Survival in spite of location: KIBS in non-core areas
Research Student: Hjalti Nielsen
Duration: 2011 – 2016
Supervisors: Karl-Johan Lundquist, Jerker Moodysson and Martin Henning
The study has a specific focus on Knowledge Intensive Business Services (KIBS) in remote and low-populated areas in Sweden. According to mainstream location theories, economic activities are considered to be a knowledge driven process which relies on the combination of both internal competencies of the firm and external knowledge sources. Such processes are also conceived to be highly endogenous, partially due to the tacit dimension of knowledge, but such knowledge is embedded in people and communicated through personal interaction, and therefore rather sensitive to distance.
Despite it has strongly been theorized and empirically tested that KIBS are mainly to be found in core areas, due to the local dynamics created by the sheer volume of economic actors in such areas, such firms are also to be found in remote and low-populated non-core areas. In contrast to large urban areas, such areas are low in agglomeration economies and knowledge externalities. Remote and low-populated non-core areas have not received much attention hitherto when it comes to the more knowledge intensive economic activities.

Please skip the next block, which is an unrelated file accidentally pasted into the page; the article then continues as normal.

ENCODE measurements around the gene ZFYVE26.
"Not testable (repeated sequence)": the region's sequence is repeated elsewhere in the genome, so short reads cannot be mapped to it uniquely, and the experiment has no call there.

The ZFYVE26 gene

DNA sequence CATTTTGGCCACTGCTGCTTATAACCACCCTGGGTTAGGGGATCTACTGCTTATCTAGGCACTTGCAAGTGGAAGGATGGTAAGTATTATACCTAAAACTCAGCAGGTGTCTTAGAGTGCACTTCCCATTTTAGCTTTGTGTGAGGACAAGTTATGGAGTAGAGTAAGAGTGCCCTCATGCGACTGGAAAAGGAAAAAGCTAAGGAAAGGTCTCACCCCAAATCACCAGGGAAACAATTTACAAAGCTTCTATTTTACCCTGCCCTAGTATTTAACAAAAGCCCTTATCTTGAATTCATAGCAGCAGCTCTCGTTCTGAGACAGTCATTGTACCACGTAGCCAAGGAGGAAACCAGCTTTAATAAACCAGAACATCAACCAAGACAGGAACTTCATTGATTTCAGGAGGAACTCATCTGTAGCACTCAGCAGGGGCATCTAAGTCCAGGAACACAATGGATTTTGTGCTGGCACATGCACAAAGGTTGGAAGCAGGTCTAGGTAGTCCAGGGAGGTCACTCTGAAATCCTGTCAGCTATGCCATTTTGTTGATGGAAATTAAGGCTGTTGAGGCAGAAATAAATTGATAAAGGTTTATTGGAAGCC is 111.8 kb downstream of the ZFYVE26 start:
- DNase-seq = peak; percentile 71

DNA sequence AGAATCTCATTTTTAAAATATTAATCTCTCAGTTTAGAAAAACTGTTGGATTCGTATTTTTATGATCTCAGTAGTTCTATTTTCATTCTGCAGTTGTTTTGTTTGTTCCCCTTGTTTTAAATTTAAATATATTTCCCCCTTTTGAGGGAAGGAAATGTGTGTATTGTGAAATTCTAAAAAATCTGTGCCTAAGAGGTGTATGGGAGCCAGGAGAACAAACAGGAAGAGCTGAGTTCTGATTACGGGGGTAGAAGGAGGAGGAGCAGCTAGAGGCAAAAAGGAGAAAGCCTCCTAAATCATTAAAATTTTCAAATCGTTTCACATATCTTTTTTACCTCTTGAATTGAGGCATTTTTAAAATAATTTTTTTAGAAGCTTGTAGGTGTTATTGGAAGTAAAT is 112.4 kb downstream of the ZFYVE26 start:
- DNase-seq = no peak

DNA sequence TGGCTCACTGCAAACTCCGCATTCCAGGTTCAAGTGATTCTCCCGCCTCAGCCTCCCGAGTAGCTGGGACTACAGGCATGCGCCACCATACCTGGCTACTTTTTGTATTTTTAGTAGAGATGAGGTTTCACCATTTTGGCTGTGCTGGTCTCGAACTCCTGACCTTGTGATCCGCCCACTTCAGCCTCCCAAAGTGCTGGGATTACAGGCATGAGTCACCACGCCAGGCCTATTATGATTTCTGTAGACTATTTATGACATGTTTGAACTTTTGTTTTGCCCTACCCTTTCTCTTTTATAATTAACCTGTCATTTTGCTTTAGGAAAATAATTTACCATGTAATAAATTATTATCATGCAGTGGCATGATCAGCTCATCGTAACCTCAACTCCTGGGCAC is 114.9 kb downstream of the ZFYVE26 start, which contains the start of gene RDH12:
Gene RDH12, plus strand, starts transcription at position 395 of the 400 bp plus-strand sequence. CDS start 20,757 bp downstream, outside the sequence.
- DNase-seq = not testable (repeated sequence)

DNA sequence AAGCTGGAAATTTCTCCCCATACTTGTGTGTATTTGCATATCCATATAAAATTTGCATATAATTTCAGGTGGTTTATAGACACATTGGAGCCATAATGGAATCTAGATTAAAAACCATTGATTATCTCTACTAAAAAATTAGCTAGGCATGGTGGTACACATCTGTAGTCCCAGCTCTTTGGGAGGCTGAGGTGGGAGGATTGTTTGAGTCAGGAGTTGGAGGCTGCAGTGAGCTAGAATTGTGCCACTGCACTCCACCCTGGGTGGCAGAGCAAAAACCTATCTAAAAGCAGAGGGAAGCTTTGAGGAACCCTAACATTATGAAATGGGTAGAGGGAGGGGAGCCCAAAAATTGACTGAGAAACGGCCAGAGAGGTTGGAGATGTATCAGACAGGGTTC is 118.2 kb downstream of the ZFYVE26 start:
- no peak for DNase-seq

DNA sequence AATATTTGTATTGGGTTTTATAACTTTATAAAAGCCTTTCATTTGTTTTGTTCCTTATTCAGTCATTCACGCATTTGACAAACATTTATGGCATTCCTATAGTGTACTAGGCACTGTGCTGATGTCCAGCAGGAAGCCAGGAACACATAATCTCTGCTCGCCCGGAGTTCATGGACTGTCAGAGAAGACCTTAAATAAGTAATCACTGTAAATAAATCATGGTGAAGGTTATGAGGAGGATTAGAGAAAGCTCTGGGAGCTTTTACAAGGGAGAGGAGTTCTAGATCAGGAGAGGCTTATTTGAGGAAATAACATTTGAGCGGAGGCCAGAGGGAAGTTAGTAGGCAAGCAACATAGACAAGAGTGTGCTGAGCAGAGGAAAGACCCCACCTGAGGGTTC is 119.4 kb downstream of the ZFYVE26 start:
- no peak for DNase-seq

The study therefore aims at contribute to knowledge on from what perspective we can explain the location of KIBS in such areas, how they are affected by their location and if and how they can compensate for lack of local business opportunities and knowledge externalities through non-local collaborations. If they are able to do so, it questions both mainstream location theories when it comes to the necessity or importance of sheer volume of agglomeration economies for the location of the more knowledge intensive economic activities and also about the importance of physical proximity for the communication of tacit and intangible knowledge assets.